Stanford Doerr School of Sustainability


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  • Samantha Ritzer

    Samantha Ritzer

    Ph.D. Student in Geological Sciences, admitted Autumn 2016

    Current Research and Scholarly InterestsPh.D. student interested in biogeochemical cycles and how their signals can be used as proxies in the rock record. I'm especially interested in the effects that changing redox conditions have on the geochemistry of black shales and the implications for natural gas production.

  • Adrian A. Wackett

    Adrian A. Wackett

    Ph.D. Student in Geological Sciences, admitted Autumn 2022

    BioAdrian A. Wackett was born and raised in Saint Paul, Minnesota (unceded Wahpekute/Dakota lands). He double majored in Chemistry and Geosciences at Trinity University (TX) before returning to Saint Paul and completing his MS degree in Land & Atmospheric Sciences (specifically pedology/biogeochemistry) at the University of Minnesota-Twin Cities, where he studied global w'o'rming. Before coming to Stanford as an NSF GRFP Fellow he traveled extensively through Latin America and SE Asia (by bike) and worked as an independent researcher affiliated with the Department of Ecology and Environmental Sciences at Umeå University and the Climate Impacts Research Centre in Abisko, Sweden. He is broadly curious in learning how the world works, and this informs his outlook towards research. Previous topics of inquiry include: coupling ant bioturbation to the erosion and weathering of hillslope soils in SE Australia, exploring earthworm invasions and their deterministic effects on soil carbon stocks and forms in Fennoscandian and Alaskan forests, and examining the biogeochemical diversity of ‘black smoker’ plume particles at deep-sea hydrothermal vents.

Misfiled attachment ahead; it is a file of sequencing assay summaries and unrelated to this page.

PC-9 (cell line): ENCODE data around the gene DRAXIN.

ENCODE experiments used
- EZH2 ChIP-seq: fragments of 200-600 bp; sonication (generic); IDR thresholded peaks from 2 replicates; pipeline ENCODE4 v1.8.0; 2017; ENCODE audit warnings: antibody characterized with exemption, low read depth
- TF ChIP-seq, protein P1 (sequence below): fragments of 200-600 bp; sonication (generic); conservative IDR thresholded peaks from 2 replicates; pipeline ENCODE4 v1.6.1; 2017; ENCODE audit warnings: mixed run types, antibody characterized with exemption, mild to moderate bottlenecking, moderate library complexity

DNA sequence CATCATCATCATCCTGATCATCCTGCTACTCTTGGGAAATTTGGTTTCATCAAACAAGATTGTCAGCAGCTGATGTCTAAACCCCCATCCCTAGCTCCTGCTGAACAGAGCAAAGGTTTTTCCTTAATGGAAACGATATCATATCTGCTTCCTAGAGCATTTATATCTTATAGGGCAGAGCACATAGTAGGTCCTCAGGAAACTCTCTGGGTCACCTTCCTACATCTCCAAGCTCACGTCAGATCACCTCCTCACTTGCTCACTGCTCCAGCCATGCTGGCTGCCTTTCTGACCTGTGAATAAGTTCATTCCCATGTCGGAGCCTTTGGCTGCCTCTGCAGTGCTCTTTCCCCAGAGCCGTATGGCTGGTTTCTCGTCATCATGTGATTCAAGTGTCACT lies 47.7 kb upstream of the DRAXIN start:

• Hong Yang

    Hong Yang

    Ph.D. Student in Earth and Planetary Sciences, admitted Autumn 2018

    BioHong Yang is currently a PhD student in Geological Science working with Wendy L. Mao. He joined Mao’s lab at Stanford University in 2018, after finishing his Master’s Degree at HPSTAR, Shanghai, where he was supervised by Jung-Fu Lin. His Master’s thesis focused on the experimental determination of iron isotopic fractionation behavior of lower mantle phases using the Synchrotron X-ray technique NRIXS. Before that, he was an undergraduate majoring in Geochemistry at the University of Science and Technology of China. There he performed the quality assessment of bottled drinking water and water from Lake Chao under Fang Huang’s supervision.

    Hong’s research interests include the chemical (especially isotopic) evolution of the Earth and other planetary bodies; structure and sound velocities of iron-alloys at high pressure; pressure-induced electronic, magnetic, elastic and structural transitions in materials; as well as high pressure photon science. His recent research was published on Earth Planet. Sci. Lett. 506, 113-122 (2019), entitled “Iron isotopic fractionation in mineral phases from Earth’s lower mantle: Did terrestrial magma ocean crystallization fractionate iron isotopes?”.

  • Andrea Zorzi

    Andrea Zorzi

    Ph.D. Student in Geological Sciences, admitted Autumn 2020

    BioBorn in Venice, Italy, I earned my BSc in Aerospace Engineering at Università degli Studi di Padova in 2017. For my MSc degree, I moved to the Netherlands and graduated in Aerospace Engineering at TU Delft in 2019, focusing on space flight, planetary sciences and radiative transfer modeling. Afterwards, I spent a year at the Max Planck Institute for Solar System Research in Göttingen (Germany), conducting research on neural network applications for cometary gas expansion studies.
    I've joined Stanford as a GS graduate student in Fall 2020 and I am part of the Planetary Modeling Group led by Prof. Schaefer.
    My focus is on planetary impacts, how they affect the climate and chemical evolution of the atmospheres of planets in their early stages.